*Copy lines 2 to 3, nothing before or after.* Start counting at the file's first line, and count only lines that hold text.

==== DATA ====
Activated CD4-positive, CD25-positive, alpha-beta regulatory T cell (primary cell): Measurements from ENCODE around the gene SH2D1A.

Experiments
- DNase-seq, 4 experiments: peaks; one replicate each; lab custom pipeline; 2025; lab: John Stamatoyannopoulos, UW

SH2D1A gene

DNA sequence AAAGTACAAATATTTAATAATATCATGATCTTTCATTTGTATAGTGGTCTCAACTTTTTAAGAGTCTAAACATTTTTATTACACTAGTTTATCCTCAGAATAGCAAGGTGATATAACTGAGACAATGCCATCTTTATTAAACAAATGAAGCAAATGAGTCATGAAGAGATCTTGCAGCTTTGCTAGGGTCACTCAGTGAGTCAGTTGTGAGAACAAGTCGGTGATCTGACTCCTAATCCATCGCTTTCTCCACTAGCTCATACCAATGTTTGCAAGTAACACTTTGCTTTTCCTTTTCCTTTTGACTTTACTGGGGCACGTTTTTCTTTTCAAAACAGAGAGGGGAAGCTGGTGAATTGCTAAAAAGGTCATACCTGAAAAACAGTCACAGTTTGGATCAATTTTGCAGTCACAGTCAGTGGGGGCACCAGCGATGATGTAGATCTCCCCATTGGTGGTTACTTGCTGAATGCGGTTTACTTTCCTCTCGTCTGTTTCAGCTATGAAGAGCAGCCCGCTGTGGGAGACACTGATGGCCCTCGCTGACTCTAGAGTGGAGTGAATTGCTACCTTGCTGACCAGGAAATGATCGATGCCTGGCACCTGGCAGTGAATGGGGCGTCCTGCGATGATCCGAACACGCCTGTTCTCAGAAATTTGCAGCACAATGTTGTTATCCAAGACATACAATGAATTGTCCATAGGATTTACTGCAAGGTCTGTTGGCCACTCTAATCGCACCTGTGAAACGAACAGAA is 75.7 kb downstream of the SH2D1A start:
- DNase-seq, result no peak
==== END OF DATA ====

Experiments
- DNase-seq, 4 experiments: peaks; one replicate each; lab custom pipeline; 2025; lab: John Stamatoyannopoulos, UW